U.S. stock futures are holding steady this morning as equities try to find their footing after Wednesday’s nasty plunge. The Federal Reserve meeting delivered a quarter-point interest rate cut as expected, but Jerome Powell threw a curveball by announcing he viewed the easing as a “mid-cycle adjustment.”
Against this backdrop, futures on the Dow Jones Industrial Average are up 0.01% and S&P 500 futures are down by 0.04%. Nasdaq-100 futures have added 0.05%.
In the options pits, overall volume climbed well above average levels. Specifically, about 21.9 million calls and 19.8 million puts changed hands on the session.
The surge in call activity was enough to push the CBOE single-session equity put/call volume ratio off its six-week high. It ended at 0.62. Meanwhile, the 10-day moving average held its ground at 0.65.
Let’s take a closer look:
General Electric (GE)
General Electric topped the most-actives list following its earnings release. The raucous day saw pops, drops and volatility galore. But, the session ended seeing the stock down a scant 0.07%. For the quarter, the company saw adjusted earnings-per-share of 17 cents on revenue of $28.83 billion. Both measures topped FactSet consensus estimates for 12 cents on $28.68 billion.
The price chart of GE remains as messy as ever. Deteriorating fundamentals continue to weigh heavily on the stock, thwarting the many recovery attempts we’ve seen this year. On the other hand, the stability is a nice change of pace and signals the stock’s success in building a base that could serve as a foundation for its eventual recovery.
We need to see a breakout above $11 before bullish trades receive a green light. Until then, don’t waste your time.
On the options trading front, calls and puts proved equally popular. Activity rocketed to 496% of the average daily volume, with 511,651 total contracts traded.
Option premiums were pricing in a move of 65 cents or 6.2%, so the stock closing near unchanged provided profits to traders swinging short volatility trades into the event. Implied volatility sank to 37% placing it at the 21st percentile of its one-year range. Premiums are now pricing in daily moves of 24 cents or 2.3%.
Twitter took flight this week following bang-up second-quarter earnings. The company saw revenue jump to $841 million marking an 18% increase since last year. Monetizable daily users climbed 14% to 122 million users. Traders gifted TWTR stock with a one-day gain of 9%.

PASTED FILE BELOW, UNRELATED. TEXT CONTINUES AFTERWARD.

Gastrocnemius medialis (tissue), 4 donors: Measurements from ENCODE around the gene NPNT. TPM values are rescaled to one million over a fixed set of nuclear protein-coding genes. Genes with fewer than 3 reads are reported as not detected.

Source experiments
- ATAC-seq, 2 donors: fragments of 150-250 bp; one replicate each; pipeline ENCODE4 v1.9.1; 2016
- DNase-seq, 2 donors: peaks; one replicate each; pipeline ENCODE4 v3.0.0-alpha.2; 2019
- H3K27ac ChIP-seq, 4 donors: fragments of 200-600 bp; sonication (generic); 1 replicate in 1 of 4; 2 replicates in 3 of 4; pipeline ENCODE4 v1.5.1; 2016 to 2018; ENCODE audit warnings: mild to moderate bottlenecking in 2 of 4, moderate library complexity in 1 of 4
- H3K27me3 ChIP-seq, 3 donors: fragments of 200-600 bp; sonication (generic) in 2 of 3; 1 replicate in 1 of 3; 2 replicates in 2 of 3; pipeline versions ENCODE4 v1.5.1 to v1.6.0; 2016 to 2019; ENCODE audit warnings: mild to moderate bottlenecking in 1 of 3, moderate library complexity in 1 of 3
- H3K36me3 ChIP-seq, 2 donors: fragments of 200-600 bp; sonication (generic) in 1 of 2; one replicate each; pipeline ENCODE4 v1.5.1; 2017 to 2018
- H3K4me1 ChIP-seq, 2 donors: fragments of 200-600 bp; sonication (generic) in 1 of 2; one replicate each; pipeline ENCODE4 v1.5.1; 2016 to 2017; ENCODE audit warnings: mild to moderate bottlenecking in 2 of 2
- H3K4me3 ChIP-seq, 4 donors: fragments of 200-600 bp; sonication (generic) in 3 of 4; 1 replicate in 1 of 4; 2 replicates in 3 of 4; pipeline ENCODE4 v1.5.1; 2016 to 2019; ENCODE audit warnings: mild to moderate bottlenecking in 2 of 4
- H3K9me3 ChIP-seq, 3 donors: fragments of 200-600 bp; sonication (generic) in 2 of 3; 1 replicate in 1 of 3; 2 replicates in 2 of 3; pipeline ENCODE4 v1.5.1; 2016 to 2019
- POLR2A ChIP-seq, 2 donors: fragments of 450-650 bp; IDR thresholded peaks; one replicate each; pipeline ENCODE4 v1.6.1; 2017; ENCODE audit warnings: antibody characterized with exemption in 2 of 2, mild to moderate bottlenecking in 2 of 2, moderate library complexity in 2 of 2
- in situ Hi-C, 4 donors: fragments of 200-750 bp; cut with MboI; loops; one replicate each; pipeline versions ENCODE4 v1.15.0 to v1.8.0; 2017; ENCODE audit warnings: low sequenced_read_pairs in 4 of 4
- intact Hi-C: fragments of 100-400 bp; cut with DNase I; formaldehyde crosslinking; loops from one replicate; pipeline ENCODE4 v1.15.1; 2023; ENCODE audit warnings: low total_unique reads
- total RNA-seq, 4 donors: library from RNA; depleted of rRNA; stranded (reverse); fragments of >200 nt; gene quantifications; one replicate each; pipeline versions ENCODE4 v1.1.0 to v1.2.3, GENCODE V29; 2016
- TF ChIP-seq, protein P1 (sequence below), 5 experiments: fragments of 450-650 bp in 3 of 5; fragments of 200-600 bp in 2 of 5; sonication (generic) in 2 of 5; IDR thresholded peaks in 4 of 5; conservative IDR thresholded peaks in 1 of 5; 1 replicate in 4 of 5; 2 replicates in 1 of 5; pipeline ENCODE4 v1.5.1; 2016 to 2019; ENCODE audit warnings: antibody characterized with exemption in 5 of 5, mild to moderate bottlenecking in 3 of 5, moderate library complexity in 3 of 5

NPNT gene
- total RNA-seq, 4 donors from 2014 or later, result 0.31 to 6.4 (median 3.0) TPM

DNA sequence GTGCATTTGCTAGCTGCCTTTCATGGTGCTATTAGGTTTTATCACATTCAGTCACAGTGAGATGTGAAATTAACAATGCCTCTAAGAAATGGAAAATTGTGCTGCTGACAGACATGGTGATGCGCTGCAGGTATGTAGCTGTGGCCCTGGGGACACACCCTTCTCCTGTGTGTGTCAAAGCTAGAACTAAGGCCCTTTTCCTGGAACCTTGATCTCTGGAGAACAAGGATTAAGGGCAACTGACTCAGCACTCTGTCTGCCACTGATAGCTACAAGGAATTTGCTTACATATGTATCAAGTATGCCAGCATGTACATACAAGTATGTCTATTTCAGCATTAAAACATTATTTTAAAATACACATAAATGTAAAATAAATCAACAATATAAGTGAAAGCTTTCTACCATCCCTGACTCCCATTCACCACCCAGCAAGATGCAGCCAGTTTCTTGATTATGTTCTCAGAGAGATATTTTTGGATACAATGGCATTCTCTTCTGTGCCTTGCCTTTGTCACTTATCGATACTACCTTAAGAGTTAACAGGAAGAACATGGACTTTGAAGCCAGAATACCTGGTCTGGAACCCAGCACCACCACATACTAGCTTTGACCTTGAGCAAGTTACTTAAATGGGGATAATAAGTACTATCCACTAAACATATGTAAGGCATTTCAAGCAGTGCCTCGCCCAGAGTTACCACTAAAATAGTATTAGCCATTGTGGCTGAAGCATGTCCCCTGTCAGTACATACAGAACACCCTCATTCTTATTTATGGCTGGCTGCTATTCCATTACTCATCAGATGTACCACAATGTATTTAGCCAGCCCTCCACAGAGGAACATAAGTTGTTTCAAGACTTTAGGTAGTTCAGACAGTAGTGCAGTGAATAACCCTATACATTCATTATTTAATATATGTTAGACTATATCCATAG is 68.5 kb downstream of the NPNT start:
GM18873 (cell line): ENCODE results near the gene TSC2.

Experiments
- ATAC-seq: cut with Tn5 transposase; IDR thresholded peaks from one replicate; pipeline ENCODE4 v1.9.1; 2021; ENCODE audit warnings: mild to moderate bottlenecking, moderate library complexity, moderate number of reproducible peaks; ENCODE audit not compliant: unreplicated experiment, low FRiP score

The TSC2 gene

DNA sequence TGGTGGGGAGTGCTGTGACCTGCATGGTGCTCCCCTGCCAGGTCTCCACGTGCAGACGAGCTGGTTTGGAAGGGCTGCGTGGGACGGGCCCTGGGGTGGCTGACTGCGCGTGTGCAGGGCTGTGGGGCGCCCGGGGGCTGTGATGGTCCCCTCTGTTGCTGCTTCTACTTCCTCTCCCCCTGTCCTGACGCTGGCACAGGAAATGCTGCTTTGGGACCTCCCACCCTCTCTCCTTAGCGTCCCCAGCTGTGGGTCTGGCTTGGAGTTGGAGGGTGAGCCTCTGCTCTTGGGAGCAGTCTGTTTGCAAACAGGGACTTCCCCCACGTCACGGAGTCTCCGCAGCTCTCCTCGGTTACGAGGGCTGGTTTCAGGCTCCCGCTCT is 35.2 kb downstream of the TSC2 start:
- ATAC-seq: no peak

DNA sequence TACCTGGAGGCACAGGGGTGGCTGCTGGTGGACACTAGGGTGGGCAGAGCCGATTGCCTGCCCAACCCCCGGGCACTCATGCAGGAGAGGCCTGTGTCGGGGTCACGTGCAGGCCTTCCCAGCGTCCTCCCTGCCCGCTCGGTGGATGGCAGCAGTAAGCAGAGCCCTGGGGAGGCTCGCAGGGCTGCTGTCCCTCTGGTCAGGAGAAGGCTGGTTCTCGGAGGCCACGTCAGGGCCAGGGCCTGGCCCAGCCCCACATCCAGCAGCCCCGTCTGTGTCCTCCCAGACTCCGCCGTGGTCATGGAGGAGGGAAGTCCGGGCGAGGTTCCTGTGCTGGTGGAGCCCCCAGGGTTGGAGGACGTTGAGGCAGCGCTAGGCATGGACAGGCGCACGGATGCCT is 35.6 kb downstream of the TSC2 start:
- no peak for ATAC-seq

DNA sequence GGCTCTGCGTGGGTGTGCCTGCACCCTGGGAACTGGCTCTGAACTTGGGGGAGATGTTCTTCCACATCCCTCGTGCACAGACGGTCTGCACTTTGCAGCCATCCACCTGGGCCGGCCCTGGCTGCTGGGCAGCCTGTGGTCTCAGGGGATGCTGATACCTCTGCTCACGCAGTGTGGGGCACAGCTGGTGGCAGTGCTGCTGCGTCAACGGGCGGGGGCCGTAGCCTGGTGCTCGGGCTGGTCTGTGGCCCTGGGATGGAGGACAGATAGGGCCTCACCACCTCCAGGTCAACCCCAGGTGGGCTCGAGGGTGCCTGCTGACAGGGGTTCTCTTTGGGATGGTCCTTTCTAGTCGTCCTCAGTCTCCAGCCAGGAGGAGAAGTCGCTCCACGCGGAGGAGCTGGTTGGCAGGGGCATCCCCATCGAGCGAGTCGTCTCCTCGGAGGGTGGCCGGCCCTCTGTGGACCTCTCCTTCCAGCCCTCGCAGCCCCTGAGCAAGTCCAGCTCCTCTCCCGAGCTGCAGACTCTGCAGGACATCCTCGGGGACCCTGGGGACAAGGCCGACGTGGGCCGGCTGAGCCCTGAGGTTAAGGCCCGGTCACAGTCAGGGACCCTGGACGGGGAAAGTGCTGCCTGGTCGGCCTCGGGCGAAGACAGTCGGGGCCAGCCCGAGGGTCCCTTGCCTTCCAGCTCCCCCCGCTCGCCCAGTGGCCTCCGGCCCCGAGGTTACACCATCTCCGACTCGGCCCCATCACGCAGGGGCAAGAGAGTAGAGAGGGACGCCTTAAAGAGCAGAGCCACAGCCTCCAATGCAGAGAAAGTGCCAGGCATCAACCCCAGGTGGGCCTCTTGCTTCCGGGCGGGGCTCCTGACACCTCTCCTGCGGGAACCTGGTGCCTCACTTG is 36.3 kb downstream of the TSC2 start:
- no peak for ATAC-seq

After two days of digestion, the rally continued yesterday with a sharp rise that was cut short by the post-Fed announcement swoon. Still, TWTR ended the day up 3.2% making it one of the best performers on a day where most stocks ended deeply in the red.
On the options trading front, traders came after calls with a vengeance. Activity grew to 260% of the average daily volume, with 238,886 total contracts traded. Calls claimed 78% of the day’s take.
The increased demand drove implied volatility higher on the day to 37% placing it at the 15th percentile of its one-year range. Premiums are pricing in daily moves of 99 cents or 2.3%.
Baidu shares slipped alongside the broader market, ending down just shy of 1%. With last quarter’s dreadful earnings showing still fresh in the minds of investors, BIDU stock has struggled to gain momentum in either direction since the May plunge.
Traders have entered wait-and-see mode ahead of the next quarterly report scheduled for Aug. 19. The two price levels to key in on are simply the high and low of BIDU’s three-month trading range. That’s $122 and $107, respectively. Until we see a break of either one, divining the direction of the stock’s next move is anyone’s guess.
What prompted Baidu’s inclusion to today’s piece was the huge amount of put volume. Total activity ballooned to 246% of the average daily volume, with 147,291 contracts traded; 92% of the trading came from puts alone.
Implied volatility drifted on the session at 35% or the 33rd percentile of its one-year range. The daily expected move remains at $2.48 or 2.2%.
As of this writing, Tyler Craig didn’t hold a position in any of the aforementioned securities. Check out his recently released Bear Market Survival Guide to learn how to defend your portfolio against market volatility.